Pregnant Sprague-Dawley rats (n = 3) (Hilltop Labs Animals, Scottdale, PA, USA), were used for SCG isolation and culture in vitro. Four-week-old male C57BL/6 J mice (n = 4) were obtained from The Jackson Laboratory (Bar Harbor, ME, USA) for the in vivo experiments. All mice were raised on a 12-h light/dark cycle (lights on at 7:00 am) with ad libitum food and water. Special care was taken to minimize suffering and to reduce the number of animals used to the minimum required for statistical inference. Protocols were approved by the Princeton University Institutional Animal Care and Use Committee (protocols 1943-19 and 1947-19).
SCG neuron culture and AAV transduction
SCG neuronal cultures were obtained from rat embryos as previously described . SCG neurons were cultured for 10 days prior to triple AAV transduction with an equimolar mixture of 1 × 1010, 5 × 1010 and 5 × 1011 vg/dish. Seven days post transduction, neurons were fixed and imaged in a Nikon Ti-E inverted epifluorescence microscope (Nikon Instruments, Tokyo, Japan), with a CoolSNAP ES2 camera (Photometrics, Tucson, AZ, USA) and the Nikon NIS-Elements software.
Mouse surgery and AAV injection
Mice were anesthetized with isoflurane inhalation (5% isoflurane in O2 for induction and 1-2% for maintenance) and placed in a stereotaxic apparatus (Kopf Model 1900, David Kopf Instruments, Tujunga, CA, USA). For stereotactic intracranial brain injections, a midline incision was made followed by craniotomies with a 0.5 mm micro-drill burr (Fine Science Tools, North Vancouver, Canada). Bilateral injections containing 400 nl of the AAV mixture per brain region (1.2 x 1013 vg/ml) were made in coordinates (mm), PFC- AP: + 1.8, ML: 0.0, DV: − 2.5; ACC- AP: + 0.8, ML: + 0.35, DV: − 1.5; SSC- AP: − 0.9, ML: − 2.0, DV: − 1.5 and unilateral injection in Lobule VI- AP: − 6.96, ML: 0.0, DV: −0.5, with borosilicate glass capillaries with an outer diameter of 1 mm and an internal diameter of 0.58 mm (World Precision Instruments, Sarasota, FL, USA). These were pilled using the Sutter Micropipette Puller (Model P-2000, Sutter Instrument Company, Novato, CA, USA) and beveled at a 45-degree angle. Craniotomies and skin were sutured, and animals were sacrificed 30 days post injection (dpi) with ketamine (400 mg/kg)/xylazine (50 mg/kg) followed by intraperitoneal 4% PFA perfusion.
Brains were post-fixed with 4% PFA for 2 h at RT and infiltrated with increasing concentrations of sucrose as previously described . Brains were divided into two parts, right hemispheres were coronally sectioned and left hemispheres were sagittally sectioned at 50 µm using a Leica VT1200 vibratome (Leica Microsystems, Wetzlar, Germany). Brain free-floating sections were permeabilized with 0.5 % Triton X-100 in PBS and incubated in 1:300 NeuroTrace 640/660 deep-red fluorescent Nissl stain (Molecular Probes, Eugene, OR, USA), in PBS containing 0.5 % Triton X-100 for 4 h. Nuclei were counter-stained with 0.5 mg/mL DAPI (Thermo Fisher Scientific, Rockford, IL, USA) and mounted in Vectashield Vibrance antifade mounting media (Vector Laboratories, Burlingame, CA, USA). Sections were analyzed with a Leica SP8-LSCM confocal microscope (Leica Microsystems, Wetzlar, Germany) with a 20X objective and 0.5 μm z steps. Z-stacks were generated with the ImageJ software .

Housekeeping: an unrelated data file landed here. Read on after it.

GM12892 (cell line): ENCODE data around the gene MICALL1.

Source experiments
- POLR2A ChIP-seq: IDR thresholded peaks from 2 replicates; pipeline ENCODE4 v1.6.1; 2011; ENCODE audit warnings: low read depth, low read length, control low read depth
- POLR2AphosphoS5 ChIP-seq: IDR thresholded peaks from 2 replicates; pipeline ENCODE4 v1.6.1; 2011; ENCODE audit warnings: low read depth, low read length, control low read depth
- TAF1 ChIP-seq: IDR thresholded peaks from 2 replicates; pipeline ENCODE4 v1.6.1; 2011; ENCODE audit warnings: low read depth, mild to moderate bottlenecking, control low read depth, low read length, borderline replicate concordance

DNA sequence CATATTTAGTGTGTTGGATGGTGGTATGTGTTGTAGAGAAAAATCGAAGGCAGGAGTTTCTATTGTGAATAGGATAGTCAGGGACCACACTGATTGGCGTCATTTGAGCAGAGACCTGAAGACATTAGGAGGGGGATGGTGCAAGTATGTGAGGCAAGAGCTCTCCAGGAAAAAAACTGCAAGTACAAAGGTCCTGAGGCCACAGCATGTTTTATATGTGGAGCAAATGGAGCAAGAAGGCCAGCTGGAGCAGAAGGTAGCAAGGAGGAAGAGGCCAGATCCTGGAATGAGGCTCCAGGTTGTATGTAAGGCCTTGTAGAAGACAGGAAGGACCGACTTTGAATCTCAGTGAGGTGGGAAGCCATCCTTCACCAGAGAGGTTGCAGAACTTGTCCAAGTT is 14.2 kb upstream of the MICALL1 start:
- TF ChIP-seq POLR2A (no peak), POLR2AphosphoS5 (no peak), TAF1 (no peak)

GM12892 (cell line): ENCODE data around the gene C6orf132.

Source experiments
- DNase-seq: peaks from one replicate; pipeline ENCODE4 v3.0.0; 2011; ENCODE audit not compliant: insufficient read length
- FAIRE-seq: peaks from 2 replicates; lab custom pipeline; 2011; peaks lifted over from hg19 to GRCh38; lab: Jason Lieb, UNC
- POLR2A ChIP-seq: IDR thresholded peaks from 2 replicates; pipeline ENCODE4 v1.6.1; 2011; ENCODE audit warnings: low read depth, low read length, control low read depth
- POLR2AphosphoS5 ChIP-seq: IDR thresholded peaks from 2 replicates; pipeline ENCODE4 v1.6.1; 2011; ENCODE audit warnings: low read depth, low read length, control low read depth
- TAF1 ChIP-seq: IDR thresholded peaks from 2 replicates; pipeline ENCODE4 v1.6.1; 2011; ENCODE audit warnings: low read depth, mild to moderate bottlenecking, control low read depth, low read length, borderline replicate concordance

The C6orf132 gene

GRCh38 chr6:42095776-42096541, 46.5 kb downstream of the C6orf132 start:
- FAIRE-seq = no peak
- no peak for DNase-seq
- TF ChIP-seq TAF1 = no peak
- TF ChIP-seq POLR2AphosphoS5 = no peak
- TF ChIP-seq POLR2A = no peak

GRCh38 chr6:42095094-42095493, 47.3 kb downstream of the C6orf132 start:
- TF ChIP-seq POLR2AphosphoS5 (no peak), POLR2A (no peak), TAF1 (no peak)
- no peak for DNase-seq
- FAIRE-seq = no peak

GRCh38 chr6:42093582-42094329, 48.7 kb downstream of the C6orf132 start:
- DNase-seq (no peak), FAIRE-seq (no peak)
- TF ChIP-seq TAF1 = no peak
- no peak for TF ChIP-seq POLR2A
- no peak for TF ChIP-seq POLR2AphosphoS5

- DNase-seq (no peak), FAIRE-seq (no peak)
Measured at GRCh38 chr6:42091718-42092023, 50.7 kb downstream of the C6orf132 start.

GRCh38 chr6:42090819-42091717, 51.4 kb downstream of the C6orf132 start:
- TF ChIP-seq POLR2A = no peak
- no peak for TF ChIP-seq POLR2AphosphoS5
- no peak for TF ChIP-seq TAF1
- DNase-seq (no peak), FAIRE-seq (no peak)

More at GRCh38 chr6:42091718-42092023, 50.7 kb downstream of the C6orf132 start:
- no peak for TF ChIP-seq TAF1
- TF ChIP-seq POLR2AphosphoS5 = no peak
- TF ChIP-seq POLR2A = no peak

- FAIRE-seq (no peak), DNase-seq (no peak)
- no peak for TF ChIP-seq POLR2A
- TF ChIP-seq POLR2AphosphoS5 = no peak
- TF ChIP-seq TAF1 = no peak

To measure the number of AAV genomes expressed in neurons in vitro, at least 1,750 SCG cells obtained from three replicate dishes per viral dose, were analyzed. Three random image areas were selected for each SCG cultured dish and approximately 200 cells were analyzed for each area. For the in vivo brain experiments, 500 pixel2 regions within each AAV-transduced area were selected. At least 250 cells were analyzed for each of the six tissue sections collected per animal for a total of more than 3,900 cells analyzed per brain region and a total of 21,805 cells analyzed for all brain regions. Cells were selected by drawing a region of interest (ROI) in the bright field or NeuroTrace channel and normalized to the background intensity of non-fluorescent cells as previously described . Briefly, the relative fluorescence intensity of each ROI was determined with the following formula: corrected total cell fluorescence = integrated density - ([area of selected cell] x [mean fluorescence of background readings]) .
Assuming a Poisson distribution, we estimated the average number of expressed genomes in each cell as:
where, r0, r1, r2 and r3 correspond to zero-, single-, double- and triple-colored cells respectively . For post-processing and visualization analyzes, Python 3.7 standard libraries and python-ternary were used .
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We thank Professors Lynn Enquist and Sam Wang for kindly sharing consumables and equipment, Dr. Ferzin Sethna and Angela Chan for assistance with cloning and AAV production. This work was partially supported by the PNI Research Innovator grant, Princeton IP Accelerator grant, NJ-ACTS UL1TR003017, NIH-P40OD010996, NIH-1U01NS113868 (EAE), and Cold Spring Harbor Laboratory/Northwell Health Alliance (MK).
The authors declare no competing interests.
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Maturana, C.J., Verpeut, J.L., Kooshkbaghi, M. et al. Novel tool to quantify with single-cell resolution the number of incoming AAV genomes co-expressed in the mouse nervous system. Gene Ther (2021). https://doi.org/10.1038/s41434-021-00272-8
Cellular and Molecular Life Sciences (2022)